Jack Pearadin and Doug Nelsen found a 1.73-carat diamond after nearly a year of searching the park's field.
One of the country's premier independent presses devoted to LGBT poetry is operated from the living room of a modest yellow house in Little Rock's Stifft Station. This is where Bryan Borland, the founder and publisher of Sibling Rivalry Press, lives with his husband, Seth Pennington, and their three cats. Borland, who started the press in 2010 to publish his own work, now finds himself overseeing an award-winning enterprise that includes three literary journals and an impressive catalog of books by writers who have gone on to publish in outlets like the New Yorker and the New York Times Magazine. Pennington, who was away at his day job when I stopped by the house on a recent Thursday afternoon, is Sibling Rivalry's co-publisher and is also the art director responsible for the press' distinctive covers. "He used to be an intern," Borland laughed, as he showed me to the cluttered bookshelf in the corner that constitutes their life's work. "But then I fired him and married him."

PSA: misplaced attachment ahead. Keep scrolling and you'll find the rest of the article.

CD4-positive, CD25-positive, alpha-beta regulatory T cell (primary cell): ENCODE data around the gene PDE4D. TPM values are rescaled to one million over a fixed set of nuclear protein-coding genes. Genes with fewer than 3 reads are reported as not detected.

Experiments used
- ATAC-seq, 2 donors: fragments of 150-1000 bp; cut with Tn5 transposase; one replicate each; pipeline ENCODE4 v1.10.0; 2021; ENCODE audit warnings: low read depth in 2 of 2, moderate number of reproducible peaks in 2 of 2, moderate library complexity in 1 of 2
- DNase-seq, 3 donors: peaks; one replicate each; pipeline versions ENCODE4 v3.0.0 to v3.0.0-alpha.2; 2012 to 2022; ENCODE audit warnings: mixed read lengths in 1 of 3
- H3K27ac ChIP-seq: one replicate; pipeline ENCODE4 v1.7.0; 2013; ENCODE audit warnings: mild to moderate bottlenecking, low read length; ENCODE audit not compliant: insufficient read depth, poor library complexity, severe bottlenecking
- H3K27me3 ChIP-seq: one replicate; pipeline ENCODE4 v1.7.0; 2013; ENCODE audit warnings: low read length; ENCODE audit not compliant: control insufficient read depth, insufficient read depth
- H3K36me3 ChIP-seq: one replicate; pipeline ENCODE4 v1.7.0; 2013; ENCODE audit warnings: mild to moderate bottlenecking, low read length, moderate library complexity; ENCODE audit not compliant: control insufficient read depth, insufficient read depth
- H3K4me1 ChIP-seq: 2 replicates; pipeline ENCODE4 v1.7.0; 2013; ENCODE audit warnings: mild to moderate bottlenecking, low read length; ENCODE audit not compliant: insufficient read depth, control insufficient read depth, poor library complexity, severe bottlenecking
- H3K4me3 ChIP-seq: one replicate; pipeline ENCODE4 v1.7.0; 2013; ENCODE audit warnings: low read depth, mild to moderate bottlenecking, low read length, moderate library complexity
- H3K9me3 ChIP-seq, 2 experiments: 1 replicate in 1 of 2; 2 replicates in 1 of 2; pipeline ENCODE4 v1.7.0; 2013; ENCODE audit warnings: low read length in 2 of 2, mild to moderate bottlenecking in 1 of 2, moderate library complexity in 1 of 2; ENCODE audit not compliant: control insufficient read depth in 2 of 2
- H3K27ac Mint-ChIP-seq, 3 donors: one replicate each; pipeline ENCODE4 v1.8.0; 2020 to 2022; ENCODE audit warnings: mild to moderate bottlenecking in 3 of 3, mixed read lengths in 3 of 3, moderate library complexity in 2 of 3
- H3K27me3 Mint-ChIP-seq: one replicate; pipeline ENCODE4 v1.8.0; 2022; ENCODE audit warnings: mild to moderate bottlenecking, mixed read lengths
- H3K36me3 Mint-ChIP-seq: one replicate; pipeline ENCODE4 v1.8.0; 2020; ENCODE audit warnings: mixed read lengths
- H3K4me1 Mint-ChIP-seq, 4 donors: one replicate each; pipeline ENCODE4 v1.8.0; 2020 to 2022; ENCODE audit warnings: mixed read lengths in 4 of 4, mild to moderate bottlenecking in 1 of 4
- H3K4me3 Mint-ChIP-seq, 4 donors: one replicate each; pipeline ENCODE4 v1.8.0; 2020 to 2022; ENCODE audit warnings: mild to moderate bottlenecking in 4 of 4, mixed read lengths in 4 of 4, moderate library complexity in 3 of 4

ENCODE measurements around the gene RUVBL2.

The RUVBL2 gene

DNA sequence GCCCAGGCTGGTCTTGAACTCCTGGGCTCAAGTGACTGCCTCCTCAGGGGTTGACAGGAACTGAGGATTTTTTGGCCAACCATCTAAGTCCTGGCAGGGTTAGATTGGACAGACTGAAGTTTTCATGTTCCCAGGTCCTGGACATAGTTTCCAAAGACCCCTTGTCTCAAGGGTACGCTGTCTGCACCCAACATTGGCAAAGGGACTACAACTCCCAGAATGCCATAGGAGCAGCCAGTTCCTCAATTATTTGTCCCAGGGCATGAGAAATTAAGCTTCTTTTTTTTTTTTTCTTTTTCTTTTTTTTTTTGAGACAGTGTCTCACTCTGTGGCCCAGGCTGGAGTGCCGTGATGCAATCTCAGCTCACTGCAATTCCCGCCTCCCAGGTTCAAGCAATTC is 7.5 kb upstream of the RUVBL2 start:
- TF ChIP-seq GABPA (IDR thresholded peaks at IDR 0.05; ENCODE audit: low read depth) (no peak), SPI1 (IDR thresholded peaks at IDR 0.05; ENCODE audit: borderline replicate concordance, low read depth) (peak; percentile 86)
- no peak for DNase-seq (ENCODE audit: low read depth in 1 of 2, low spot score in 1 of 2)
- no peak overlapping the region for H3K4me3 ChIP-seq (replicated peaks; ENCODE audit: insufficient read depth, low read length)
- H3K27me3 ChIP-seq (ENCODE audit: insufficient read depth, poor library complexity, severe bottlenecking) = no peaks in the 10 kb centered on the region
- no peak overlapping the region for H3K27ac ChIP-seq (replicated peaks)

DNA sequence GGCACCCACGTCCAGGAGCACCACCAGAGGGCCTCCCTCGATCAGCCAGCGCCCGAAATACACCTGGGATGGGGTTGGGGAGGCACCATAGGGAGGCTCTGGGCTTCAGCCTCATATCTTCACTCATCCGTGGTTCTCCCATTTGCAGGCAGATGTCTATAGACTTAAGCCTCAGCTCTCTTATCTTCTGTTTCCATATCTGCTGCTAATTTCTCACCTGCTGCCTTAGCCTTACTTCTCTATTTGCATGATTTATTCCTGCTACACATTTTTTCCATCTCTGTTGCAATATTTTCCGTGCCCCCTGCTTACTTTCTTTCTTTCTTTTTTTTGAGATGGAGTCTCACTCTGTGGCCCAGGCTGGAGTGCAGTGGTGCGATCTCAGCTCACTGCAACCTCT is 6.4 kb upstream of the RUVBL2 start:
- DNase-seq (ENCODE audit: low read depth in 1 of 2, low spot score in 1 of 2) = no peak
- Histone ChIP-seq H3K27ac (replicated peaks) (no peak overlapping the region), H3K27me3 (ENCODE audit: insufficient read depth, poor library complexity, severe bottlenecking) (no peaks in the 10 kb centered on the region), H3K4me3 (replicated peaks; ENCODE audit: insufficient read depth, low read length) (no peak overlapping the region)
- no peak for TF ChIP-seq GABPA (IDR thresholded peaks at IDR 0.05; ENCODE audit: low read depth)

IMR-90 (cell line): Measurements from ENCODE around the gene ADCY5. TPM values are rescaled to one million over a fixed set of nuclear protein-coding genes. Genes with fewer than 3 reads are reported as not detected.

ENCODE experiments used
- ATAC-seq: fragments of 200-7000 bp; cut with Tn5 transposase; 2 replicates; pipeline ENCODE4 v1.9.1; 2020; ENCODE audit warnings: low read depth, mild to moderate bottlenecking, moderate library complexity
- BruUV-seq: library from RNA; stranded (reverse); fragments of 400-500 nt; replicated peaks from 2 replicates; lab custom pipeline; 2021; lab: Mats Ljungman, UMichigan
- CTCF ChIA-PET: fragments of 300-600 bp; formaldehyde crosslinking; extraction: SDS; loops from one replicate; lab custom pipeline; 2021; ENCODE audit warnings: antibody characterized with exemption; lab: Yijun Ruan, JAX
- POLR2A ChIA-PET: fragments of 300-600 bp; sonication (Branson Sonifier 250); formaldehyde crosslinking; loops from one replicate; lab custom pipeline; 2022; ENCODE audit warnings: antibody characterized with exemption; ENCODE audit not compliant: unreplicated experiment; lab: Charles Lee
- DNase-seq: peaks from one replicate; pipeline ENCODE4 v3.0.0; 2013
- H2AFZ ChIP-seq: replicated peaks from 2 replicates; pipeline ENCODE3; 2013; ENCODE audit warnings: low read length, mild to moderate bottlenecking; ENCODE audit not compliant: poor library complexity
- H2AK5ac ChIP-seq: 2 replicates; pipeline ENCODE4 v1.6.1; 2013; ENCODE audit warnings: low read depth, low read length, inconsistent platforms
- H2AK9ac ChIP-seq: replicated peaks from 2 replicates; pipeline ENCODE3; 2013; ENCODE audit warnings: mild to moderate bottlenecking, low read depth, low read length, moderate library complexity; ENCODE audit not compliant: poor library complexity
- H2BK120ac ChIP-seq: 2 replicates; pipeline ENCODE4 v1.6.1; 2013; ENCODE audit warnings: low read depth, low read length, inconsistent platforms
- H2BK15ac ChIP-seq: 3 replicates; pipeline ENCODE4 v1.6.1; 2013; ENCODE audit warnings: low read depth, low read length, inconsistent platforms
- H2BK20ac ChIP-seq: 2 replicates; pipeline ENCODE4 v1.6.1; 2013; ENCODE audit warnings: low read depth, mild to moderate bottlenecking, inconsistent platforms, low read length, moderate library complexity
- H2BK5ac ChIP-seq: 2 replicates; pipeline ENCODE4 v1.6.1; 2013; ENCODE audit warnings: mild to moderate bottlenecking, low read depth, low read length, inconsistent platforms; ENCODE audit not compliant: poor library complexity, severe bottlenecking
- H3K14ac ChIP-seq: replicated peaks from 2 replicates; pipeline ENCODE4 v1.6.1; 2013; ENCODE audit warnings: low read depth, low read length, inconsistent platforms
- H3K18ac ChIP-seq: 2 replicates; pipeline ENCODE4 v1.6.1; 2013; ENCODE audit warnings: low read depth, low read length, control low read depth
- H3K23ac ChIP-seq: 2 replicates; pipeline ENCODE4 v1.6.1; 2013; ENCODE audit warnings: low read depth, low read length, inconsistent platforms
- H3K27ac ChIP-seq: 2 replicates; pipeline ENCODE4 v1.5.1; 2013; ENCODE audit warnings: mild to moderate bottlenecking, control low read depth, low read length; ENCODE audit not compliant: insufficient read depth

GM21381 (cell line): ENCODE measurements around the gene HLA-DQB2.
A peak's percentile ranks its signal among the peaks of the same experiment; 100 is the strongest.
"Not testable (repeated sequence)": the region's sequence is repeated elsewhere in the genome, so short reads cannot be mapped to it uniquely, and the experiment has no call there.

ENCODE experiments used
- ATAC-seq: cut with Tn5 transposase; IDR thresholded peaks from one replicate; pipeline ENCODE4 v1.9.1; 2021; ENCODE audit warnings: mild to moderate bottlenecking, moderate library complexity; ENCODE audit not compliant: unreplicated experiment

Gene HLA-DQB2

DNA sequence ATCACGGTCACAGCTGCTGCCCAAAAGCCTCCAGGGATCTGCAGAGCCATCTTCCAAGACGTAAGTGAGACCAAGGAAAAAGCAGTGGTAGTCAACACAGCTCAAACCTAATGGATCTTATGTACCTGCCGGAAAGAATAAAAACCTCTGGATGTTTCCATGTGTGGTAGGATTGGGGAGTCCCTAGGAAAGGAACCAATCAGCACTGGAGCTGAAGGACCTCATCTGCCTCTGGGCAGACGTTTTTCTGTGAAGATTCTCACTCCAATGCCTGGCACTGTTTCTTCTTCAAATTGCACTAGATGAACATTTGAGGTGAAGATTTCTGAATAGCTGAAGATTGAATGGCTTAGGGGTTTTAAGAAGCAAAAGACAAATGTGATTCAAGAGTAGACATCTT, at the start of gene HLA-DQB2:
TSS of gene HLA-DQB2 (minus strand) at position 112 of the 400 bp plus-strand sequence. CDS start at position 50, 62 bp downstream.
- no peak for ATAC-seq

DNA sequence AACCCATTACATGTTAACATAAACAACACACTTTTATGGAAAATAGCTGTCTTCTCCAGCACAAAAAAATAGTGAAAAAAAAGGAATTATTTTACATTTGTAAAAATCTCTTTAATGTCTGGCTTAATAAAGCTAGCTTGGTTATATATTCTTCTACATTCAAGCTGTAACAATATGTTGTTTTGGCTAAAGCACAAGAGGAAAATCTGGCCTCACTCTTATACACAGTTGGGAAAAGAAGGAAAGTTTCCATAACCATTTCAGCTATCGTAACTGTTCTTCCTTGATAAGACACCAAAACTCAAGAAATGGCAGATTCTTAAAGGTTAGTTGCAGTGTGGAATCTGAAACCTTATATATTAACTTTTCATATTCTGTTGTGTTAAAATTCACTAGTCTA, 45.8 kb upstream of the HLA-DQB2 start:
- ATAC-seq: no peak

It's been an important year for the small company, which, in addition to breaking even financially for the first time in its five years of existence, also relocated to Little Rock from its previous home base in the nearby small town of Alexander ("right next to the Bass Pro Shop," Borland said). There was also their recent presentation at the Library of Congress, which as of this summer keeps copies of the press' entire oeuvre in its Rare Book and Special Collections room. That was big, too. "I almost didn't open the email," Borland said, shivering at the thought. "It looked like spam."
The press' most important achievement, however, is that it continues to exist at all, despite the significant economic, cultural and even logical obstacles to its business model. "I'm a bad businessman," Borland shrugged. "Imagine what I could do with a real budget and a staff."